So the income statement is going to tell us in that period if we are making money. Now that period could be a month, or quarter or year which are the typical buckets organizations manage by. If we made a loss in a month is that a concern? No maybe it’s seasonal business so there maybe always a pattern of losses in the low months and then profits in the high months. But if you look across the year the plan would be that we end in a profit.

Statement of Activities (Excess or Deficit)

In a public sector organization we are not so worries about making money but how we are spending it. Conceptually the same as an Income Statement in a commercial organization we want to see how much money we have coming in verses going out. The money we have is typically managed in Funds. The fund represents were the money came from or how it is ring fenced in the budgeting cycle for spending. So typically we don’t talk about profit we talk about excess. If we didn’t manage the money well enough then we have a deficit.

An example Income statement. In this example it’s for the period end October 31st but also includes a comparison to year to date (YTD).


Assets and Liabilities

Balance Sheet

To be in business we are leveraging the tools we have to help us make money. These tools are assets. It could be a building we own, it could be a machine we have. It could be the money we have in the bank. It could be patents we have developed and own. What we need to do is measure how well we are using these assets and the assets wear out over time. When we started out business we might not have had money to get the machine we needed. So we took out a loan. Or we have products that we have purchased so that we can on sell but we still owe the supplier the supplier for the goods.

So the Balance Sheet is going to be our tool here to help us understand the picture of assets and liabilities.

Statement of Financial Position

In a public sector organization they have the same need. They have roads they need to maintain. They have water or electrical infrastructure. They have planes or equipment to distribute food aid in remote parts of the world. These are assets and like a commercial business they may seek loans or have been granted credit from suppliers. Typically it is called a Statement of financial position.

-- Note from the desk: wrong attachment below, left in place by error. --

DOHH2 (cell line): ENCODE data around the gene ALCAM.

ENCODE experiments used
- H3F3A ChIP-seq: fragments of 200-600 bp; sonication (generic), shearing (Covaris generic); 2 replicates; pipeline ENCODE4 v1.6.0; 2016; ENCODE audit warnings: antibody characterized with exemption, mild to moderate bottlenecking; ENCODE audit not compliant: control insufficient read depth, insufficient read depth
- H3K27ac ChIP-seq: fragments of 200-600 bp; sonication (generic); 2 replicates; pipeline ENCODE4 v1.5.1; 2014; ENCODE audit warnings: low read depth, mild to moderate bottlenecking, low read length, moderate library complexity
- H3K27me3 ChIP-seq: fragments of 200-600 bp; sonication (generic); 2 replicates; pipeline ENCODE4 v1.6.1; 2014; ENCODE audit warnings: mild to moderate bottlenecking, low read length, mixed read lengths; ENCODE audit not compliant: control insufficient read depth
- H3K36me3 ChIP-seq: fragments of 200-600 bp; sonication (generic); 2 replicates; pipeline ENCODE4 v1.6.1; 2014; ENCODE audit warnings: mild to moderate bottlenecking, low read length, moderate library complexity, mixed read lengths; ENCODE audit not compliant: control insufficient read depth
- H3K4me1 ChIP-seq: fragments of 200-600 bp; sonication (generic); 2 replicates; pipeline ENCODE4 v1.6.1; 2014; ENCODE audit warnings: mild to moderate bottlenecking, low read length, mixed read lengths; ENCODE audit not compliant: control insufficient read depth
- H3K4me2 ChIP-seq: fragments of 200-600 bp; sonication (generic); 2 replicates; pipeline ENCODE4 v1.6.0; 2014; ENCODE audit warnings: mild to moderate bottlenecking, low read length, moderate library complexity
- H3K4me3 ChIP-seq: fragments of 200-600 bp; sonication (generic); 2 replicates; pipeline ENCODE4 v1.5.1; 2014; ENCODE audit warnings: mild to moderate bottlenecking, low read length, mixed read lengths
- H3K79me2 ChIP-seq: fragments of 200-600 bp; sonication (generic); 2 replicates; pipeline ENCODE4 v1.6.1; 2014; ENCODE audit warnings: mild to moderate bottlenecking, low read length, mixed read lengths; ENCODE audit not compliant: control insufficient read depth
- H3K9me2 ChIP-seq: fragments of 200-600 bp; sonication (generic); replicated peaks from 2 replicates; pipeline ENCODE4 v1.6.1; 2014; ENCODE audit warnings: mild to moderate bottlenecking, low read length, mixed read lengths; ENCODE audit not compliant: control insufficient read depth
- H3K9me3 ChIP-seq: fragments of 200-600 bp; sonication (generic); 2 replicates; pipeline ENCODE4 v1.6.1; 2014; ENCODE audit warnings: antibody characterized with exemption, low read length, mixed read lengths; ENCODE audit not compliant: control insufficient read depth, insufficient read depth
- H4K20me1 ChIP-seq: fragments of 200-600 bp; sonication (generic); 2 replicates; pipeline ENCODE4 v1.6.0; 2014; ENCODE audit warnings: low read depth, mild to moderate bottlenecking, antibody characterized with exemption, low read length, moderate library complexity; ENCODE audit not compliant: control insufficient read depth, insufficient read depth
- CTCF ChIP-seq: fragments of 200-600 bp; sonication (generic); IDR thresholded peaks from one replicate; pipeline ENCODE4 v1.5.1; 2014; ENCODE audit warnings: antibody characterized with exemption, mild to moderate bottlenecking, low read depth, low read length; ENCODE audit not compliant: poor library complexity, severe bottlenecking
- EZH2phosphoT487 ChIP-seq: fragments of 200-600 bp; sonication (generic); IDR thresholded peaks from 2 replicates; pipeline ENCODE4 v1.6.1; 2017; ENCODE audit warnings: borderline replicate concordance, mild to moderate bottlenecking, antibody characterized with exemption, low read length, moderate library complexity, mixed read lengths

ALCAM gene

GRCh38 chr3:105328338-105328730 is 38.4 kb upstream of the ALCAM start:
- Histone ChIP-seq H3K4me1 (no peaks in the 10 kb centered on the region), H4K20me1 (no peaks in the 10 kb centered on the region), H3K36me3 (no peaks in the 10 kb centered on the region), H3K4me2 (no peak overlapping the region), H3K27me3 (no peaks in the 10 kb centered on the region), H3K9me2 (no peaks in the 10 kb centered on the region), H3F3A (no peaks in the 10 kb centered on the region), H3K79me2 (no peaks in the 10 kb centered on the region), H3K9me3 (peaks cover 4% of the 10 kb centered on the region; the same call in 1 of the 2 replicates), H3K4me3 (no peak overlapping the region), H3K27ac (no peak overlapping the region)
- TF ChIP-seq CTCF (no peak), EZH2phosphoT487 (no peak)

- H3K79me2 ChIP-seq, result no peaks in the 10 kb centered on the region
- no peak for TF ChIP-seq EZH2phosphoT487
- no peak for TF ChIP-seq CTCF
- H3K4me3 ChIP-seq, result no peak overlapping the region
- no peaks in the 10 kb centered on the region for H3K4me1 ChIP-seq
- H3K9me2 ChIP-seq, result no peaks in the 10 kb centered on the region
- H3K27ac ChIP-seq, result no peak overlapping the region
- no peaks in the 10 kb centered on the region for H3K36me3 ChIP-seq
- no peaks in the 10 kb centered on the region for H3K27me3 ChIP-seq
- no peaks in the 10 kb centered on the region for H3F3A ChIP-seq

Similar to the income statement the balance sheet when produced is for a specific period. An example here across a two page listing:



Remembering the accounting equation

From the balance sheet you can see the accounting equation in action:

Assets = Liabilities + Owners Equity.

From the statement above then this company has $161,935,288 in assets. $11,905,494 in liabilities and $150,029,794 in equity.

Where does the data come from

The accounting data is generated by events. Someone in the organization purchase materials. Someone combines materials together to make a finished product. A sale is made to a customer. Product is shipped to a customer. There are multiple people in the organization that need to be able to input and register data so we can collect this for accounting purposes and eventually reporting.

For example let’s look at the modules in Dynamics AX 2012 compared to the Income Statement.

  • Sales we might generate and manage in the Sales and Marketing, Retail or Project Accounting modules.
  • Manufacturing Expense are going to be incurred in managing production in the Production Control module.
  • Selling and Advertising Expenses could come from our sales people registering travel expenses in the Travel and Expense Module.
  • Personnel Expenses could be generated from the Payroll module.